Mon Jun 23, 2008 5:55 pm

My garden is in full swing with 7' tall producing tomato plants.
I have just noticed the bottom leaves on several of my tomato plants starting to die. Leaves are fringed in a burnt brown. Upon asking a local tomato grower and showing him my leaves he said I had the "blight". He told me to spray with "copper" spray to take care of it. He said to soak the leaves affected and he has given me some spray to use. My ?'s....
What exactly is "copper" spray?
Is it safe?
Is there an alternative?

Thanks in advance!!
Mary Lou
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Mon Jun 23, 2008 8:43 pm

Congratulations on your large tomato plants! Sorry to hear about the blight.

When you say you asked a "local tomato grower," is this person a large-scale farmer? a market gardener? a home gardener?

The answer you receive often depends on the kind of growing your expert does. Market gardeners and home gardeners are more likely to use organic approaches; large farmers (vast majority, at least) still aren't using organic methods.

Please visit your local nursery/garden supply store with affected leaf samples in a ziplock-type bag, and read the labels of the various copper products. Be sure to find out whether these products are toxic to fish, can or cannot be discharged to bodies of water (this also means cleaning the equipment in your sink), whether they can be used on edibles, how long before harvesting it's safe to use them, etc.

I've never used copper products, so I personally don't know the answers to these questions.

Do some calling around based on--yep--the Yellow Pages. Sometimes you can get a good idea of a business's approach to gardening via their Yellow Pages ad combined with their website without even getting into your car.

Good luck with the tomatoes.

Cynthia H.
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Fri Jul 04, 2008 1:55 am

copper is a natural fungicide though it is a heavy metal. Also you may try "neem oil" available as "three in one" product names. Increase air circulation, avoid cultivating to close to the plant trunk and make sure watering is even
greg draiss
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Sun Jul 06, 2008 6:08 pm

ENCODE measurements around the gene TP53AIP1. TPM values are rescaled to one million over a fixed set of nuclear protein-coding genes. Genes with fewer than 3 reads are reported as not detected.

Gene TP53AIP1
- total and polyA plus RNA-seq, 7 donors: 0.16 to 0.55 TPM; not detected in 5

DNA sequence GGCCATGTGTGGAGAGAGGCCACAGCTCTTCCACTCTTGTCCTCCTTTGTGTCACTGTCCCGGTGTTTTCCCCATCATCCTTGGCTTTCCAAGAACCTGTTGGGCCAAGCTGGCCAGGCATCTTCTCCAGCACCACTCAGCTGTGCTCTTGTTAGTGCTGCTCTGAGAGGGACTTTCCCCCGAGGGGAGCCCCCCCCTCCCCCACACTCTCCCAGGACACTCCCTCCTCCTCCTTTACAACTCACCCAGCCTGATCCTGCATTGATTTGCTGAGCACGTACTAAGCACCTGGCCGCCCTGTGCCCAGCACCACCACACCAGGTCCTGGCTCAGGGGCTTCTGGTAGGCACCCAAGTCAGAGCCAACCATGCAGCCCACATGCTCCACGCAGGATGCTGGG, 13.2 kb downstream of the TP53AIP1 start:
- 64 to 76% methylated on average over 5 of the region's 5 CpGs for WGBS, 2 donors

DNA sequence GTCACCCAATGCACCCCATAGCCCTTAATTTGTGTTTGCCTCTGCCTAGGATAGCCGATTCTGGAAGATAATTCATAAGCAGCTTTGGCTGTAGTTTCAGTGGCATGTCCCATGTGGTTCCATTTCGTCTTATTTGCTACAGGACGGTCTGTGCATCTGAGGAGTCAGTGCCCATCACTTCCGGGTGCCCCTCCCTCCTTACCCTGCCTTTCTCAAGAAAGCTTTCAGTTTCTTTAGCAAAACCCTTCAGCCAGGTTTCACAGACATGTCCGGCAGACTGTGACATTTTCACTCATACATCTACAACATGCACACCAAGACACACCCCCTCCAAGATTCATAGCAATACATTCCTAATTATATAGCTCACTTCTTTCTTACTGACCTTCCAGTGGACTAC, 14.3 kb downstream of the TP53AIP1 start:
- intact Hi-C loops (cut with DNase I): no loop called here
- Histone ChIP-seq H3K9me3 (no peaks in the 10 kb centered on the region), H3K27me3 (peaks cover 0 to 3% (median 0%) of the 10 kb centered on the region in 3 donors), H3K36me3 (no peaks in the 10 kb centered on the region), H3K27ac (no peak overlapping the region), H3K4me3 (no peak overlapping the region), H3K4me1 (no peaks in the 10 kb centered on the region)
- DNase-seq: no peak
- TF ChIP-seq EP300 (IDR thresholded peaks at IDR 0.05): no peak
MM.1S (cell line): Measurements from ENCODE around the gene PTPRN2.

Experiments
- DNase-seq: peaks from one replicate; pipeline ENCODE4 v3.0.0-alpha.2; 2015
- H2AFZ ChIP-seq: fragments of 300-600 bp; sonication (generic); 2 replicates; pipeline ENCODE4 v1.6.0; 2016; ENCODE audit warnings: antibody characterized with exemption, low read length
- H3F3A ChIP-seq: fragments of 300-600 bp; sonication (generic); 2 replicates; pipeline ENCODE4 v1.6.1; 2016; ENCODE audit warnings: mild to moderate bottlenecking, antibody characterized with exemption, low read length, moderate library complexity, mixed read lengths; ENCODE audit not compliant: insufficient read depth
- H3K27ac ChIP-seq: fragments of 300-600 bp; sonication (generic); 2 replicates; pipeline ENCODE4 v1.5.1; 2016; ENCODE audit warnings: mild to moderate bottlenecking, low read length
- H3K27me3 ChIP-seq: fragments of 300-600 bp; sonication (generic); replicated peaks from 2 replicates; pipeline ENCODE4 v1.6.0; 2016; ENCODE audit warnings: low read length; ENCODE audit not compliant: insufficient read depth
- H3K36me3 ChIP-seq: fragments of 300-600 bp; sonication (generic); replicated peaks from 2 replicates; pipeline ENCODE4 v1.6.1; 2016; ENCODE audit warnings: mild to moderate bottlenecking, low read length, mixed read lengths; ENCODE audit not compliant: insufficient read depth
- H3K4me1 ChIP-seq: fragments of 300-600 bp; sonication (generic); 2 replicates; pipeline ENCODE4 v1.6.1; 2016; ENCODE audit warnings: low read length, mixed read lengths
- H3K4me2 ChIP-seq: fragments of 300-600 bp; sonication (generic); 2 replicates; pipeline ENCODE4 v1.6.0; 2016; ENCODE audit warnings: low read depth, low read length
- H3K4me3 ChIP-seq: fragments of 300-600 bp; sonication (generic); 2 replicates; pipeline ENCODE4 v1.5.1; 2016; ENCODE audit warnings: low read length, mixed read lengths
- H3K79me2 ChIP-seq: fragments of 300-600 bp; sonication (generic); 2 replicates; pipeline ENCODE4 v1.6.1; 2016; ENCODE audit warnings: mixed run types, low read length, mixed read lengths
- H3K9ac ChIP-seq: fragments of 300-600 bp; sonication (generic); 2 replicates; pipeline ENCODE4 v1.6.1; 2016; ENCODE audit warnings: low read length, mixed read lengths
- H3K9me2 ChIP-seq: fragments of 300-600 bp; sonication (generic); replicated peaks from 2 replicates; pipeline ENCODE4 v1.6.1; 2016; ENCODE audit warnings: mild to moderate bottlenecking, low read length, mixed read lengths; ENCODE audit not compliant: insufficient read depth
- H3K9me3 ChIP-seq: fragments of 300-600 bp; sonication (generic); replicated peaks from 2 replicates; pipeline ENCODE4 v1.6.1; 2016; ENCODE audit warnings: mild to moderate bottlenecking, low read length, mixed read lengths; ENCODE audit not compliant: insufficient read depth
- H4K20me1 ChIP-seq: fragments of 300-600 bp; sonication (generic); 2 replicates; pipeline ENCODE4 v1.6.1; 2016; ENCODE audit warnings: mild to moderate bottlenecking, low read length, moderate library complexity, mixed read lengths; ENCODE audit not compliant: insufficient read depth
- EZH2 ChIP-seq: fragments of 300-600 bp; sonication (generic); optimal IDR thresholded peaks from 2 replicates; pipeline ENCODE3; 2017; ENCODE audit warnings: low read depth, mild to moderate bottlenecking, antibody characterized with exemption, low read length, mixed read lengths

Your question about copper made me think of treated lumber and the new copper replacement for the old arsenic compounds. Here is what one article says about copper in the new treatment. Am not sure whether this info has any bearing on your question or not.

After January 2004 the CCA preservative will be replaced with ones that contain no arsenic or chromium. There are two major replacement formulations. One is ACQ, sold under the trademark Preserve Wood. This formulation is a combination of copper and didecyl dimethyl ammonium chloride (quat). The other is copper azole, sold under the trademark Natural Select. This formulation contains copper and tebuconazole. Borates can be added to the copper azole formulation, and may be approved for other uses, depending on the application.

These new preservative formulations do not contain EPA listed compounds, nor do they contain known or suspected carcinogens. The ACQ formulation was given the green chemistry award in 2002. Unfortunately, the toxicity of copper to some beneficial marine organisms presents problems for the use of these preservatives in marine applications."
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Wed Jul 29, 2009 4:20 am

Any more thoughts on this issue?
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Wed Jul 29, 2009 12:48 pm

Useful info about copper sprays: ... copper.php

I'm not a big fan of copper, although I will use it as a last resort if nothing else will work. In my experience it doesn't work all that well. Some copper products aren't approved by OMRI either.

Copper gets into the soil when it washes off a week or two after you apply it. It gets into the compost heap if the plant is composted. It does not break down or leach out, and it's toxic to earthworms and beneficial microorganisms that inhabit the soil in your garden. If the spray drift or discarded leftover spray reaches a stream or pond, copper is toxic to the aquatic life there (don't dump leftover spray down the drain!).